The strength of any procedural depends on it's main detectives. I've already noted how their banter seems lifeless but it's partly because of how weak the characters are. This is honestly such a common complaint from me that I'm pretty sure anybody who reads my reviews knows what I'm going to say: the two protagonists are flat and two-dimensional. The male counterpart to the duo is Sean King. He's a former Secret Service agent whose charge, a Presidential candidate, was assassinated. His career was ruined, his reputation down the drain, his life was over. That is until the character killed this week got his legal troubles thrown out of the court and paid for him to go to law school. King has now passed the bar and acts as a personal investigator and lawyer. The series tries to explain the victim's impact on his life but it falls short since we were being told rather than shown. A bigger problem is that King's character is so flat that it wouldn't have mattered. His partner isn't any better. Maxwell is also a former secret service agent whose charge was kidnapped. She somehow met King (the two didn't work with the secret service at the same time) and she joined him in becoming a private investigator. Why? What's the history of their partnership? These questions that provide context for their relationship are never answered. They are simply working together and that's it. The show does provide some tension for their banter to be created out of. King believes in improvising while Maxwell is more by-the-book. Actually, that's not true because Maxwell improvised in the beginning car chase while King was bigger on being by-the-book. So, basically, who knows what the real differences between the two characters? I guess the conflict is that they simply aren't on the same page with the investigation except for when they are. I seriously hope the book was actually good at setting up this duo, their banter, and their relationship than the show.
The series has it's share of side characters to help or hinder the main detectives. The primary antagonist is going to be Frank Rigby, a character whose basically defined by his dislike of private investigators. He's basically a requirement for any show that covers private investigators instead of cops. His purpose is to provide an obstacle but Rigby is never a credible threat to our characters. His partner, Darius Carter, isn't really a character as he largely just stands there. I presume he was only included because they needed a token black character. The final main character, Edgar Roy, on the show is actually a client in the weekly case. Roy starts out being accused of being a serial killer on suicide watch. It turns out he was being set up by a multi-national corporation because he's the key to some company getting a contract. It's basically rested on the premise that Roy is such a good autistic genius-savant that he's able to process information that no human (or machine) can process. Which is not only ridiculous but also doesn't feel realistic. I get there's genius-savants but their not so smart that you build an entire defense system around them. Anyways, the protagonists are able to prove that Roy was being set up by using the satellite of the people framing him against him. Roy joins the detective agency as an accountant and will probably help them whenever the characters need a walking, breathing calculator. The cops on this show are weakly written but Roy is basically going to be a magical plot device that the writers can turn to at any moment.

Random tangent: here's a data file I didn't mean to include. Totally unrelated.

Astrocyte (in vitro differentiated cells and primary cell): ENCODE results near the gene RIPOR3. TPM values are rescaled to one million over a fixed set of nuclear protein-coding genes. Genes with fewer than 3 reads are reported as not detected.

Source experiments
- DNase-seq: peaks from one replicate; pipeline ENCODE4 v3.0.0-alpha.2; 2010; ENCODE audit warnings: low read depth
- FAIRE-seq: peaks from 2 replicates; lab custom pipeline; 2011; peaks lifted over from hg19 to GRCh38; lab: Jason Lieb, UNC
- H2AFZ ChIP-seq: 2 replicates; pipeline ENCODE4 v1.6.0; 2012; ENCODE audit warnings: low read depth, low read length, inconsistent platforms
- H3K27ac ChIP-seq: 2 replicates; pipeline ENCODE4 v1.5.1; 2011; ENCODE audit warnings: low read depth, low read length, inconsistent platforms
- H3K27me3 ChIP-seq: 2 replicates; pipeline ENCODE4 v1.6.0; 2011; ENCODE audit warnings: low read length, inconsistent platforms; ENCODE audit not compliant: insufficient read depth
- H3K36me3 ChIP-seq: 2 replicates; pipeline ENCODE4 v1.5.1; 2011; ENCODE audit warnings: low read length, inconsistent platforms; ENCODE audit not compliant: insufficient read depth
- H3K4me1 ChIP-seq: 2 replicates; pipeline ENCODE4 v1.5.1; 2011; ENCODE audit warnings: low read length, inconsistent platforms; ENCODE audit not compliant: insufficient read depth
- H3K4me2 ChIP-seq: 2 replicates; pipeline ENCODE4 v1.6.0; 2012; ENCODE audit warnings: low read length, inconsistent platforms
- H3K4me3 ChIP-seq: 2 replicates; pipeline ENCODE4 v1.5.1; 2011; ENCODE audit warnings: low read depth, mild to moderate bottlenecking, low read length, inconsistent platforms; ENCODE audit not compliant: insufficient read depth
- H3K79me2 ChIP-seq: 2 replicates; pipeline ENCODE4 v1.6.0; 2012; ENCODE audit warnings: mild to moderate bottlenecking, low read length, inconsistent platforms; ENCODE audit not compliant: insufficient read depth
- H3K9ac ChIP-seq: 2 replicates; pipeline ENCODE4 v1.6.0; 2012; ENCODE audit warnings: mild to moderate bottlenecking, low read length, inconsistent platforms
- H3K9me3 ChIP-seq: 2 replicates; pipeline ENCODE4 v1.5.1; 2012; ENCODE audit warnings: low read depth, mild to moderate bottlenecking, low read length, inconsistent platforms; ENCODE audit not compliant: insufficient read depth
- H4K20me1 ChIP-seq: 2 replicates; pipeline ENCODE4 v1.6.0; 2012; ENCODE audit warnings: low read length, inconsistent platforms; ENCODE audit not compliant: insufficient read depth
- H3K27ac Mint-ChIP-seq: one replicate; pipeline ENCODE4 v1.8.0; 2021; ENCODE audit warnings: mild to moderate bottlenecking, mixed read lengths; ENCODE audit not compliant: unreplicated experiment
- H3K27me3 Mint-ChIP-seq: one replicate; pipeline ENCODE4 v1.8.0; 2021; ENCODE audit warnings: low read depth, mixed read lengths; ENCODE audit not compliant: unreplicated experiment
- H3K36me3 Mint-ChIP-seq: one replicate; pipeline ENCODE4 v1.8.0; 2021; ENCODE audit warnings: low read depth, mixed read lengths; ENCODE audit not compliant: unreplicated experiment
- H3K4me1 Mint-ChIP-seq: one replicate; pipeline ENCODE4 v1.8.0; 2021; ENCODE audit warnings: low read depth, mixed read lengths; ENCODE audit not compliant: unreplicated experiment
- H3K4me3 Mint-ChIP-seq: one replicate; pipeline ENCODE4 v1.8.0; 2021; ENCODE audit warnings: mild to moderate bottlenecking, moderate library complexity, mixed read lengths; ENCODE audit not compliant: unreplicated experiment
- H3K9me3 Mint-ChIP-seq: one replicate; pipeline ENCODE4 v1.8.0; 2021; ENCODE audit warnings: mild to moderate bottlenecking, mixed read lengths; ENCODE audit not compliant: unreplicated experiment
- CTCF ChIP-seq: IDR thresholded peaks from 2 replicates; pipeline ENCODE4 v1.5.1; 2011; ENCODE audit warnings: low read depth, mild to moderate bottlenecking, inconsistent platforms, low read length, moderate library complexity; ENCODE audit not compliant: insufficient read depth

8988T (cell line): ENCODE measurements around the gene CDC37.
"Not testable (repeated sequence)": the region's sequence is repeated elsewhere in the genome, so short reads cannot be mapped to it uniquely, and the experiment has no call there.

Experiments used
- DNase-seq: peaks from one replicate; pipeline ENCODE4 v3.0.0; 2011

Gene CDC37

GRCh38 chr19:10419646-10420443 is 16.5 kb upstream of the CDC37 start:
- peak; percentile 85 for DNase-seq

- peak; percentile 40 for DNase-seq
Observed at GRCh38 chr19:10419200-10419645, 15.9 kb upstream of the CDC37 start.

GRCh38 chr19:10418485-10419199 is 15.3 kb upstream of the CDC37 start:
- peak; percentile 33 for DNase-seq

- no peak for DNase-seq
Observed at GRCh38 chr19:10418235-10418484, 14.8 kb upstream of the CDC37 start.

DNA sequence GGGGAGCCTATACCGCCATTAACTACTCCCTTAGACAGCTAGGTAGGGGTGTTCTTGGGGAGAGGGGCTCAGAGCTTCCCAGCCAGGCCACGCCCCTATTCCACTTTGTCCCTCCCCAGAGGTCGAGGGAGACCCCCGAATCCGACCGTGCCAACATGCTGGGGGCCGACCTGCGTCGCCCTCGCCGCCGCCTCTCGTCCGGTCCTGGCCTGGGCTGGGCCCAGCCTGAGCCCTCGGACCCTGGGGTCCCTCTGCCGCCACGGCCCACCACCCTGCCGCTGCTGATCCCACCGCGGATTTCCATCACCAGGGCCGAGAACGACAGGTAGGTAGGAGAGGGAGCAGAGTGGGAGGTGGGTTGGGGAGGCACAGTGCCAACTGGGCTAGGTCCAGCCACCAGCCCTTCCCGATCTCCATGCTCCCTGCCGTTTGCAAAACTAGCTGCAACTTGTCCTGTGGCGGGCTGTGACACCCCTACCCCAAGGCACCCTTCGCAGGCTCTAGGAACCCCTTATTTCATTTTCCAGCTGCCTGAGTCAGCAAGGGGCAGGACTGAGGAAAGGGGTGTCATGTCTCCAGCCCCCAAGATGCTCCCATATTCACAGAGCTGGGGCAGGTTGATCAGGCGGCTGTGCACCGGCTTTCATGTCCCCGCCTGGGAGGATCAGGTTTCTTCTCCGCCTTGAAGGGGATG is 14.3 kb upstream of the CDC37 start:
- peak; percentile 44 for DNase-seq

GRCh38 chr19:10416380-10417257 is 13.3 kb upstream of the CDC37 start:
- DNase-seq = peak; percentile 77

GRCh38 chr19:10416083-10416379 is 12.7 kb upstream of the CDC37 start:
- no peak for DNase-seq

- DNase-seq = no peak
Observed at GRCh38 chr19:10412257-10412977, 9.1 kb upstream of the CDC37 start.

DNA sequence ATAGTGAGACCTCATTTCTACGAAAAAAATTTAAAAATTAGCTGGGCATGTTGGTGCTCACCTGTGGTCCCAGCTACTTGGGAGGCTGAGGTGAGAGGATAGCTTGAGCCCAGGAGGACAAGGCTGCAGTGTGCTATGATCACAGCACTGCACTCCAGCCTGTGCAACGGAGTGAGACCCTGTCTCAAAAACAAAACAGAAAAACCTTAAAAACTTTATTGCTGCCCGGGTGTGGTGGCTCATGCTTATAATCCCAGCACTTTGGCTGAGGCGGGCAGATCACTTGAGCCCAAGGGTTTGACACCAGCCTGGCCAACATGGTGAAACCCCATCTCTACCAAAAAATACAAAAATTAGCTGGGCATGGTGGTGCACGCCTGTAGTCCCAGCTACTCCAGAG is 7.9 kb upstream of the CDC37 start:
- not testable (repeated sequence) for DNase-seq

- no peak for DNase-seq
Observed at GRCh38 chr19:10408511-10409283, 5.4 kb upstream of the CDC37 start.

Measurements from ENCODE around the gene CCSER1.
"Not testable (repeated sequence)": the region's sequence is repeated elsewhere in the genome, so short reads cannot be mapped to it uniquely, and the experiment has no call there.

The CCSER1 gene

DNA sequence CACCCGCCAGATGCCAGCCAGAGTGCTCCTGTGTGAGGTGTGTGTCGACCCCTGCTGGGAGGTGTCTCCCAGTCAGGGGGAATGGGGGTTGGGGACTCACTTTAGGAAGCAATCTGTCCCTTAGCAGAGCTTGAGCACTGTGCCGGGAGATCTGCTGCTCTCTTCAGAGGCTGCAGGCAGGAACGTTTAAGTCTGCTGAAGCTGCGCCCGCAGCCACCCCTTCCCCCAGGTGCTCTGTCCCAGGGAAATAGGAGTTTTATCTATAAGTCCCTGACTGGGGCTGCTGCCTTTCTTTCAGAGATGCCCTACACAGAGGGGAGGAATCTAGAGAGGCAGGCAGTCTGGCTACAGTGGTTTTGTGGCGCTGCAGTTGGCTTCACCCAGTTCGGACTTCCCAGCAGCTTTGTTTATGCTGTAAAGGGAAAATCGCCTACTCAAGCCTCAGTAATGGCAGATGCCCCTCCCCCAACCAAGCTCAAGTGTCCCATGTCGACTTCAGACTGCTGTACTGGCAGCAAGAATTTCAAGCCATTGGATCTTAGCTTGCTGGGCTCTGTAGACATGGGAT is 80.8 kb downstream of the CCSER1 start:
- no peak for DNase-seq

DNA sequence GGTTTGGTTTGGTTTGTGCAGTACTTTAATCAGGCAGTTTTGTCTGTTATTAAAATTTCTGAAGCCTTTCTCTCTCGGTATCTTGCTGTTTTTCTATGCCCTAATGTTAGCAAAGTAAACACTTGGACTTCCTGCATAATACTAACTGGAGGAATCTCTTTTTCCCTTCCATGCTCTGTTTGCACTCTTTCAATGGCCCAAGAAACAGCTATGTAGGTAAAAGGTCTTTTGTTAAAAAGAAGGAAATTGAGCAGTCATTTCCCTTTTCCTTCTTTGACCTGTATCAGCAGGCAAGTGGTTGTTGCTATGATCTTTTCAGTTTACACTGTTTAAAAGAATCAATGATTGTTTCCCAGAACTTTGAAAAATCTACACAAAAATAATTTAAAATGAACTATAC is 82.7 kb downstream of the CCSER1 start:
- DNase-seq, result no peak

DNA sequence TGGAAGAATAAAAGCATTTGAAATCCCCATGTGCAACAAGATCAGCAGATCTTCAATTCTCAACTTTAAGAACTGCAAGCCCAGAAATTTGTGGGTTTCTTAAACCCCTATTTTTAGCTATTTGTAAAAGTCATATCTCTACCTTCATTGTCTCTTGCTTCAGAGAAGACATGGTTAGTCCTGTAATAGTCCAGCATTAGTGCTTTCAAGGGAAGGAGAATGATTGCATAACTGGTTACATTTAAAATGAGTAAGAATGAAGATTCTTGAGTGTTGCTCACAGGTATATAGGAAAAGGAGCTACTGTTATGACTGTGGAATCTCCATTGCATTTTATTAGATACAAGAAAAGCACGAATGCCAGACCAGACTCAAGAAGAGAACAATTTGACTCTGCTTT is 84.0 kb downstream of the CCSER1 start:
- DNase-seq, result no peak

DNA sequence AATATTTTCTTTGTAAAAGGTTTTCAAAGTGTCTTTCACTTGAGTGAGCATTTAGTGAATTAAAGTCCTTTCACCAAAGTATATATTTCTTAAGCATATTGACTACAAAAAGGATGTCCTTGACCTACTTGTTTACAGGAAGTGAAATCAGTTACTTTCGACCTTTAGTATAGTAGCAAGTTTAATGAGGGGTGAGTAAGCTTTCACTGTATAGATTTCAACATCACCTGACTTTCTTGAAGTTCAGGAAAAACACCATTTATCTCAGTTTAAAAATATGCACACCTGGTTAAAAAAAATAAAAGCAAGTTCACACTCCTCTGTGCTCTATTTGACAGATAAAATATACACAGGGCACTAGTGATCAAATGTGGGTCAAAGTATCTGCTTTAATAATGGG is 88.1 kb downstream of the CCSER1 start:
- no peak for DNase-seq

King & Maxwell is not starting out as a very good show. It might become that one day but I'm not going to stick around to find out. Why? The pilot bored me. I'm willing to endure through some growing pains as long as the basis for the promised product is able to entertain from day one. King & Maxwell can't do that for me. It feels lifeless as the action scenes are obligated, the banter forced, and a weekly case that's hard to care about. The main characters are two-dimensional and there is no context for their partnership. The side-characters are just as weak. The cops are either cliches or undefined. The writers stopped developing Edgar Roy as soon as they established him as an autistic genius-savant. If you're a fan of the book series, who knows? Maybe this series will be worth checking out. If you're not, there is no reason to watch this.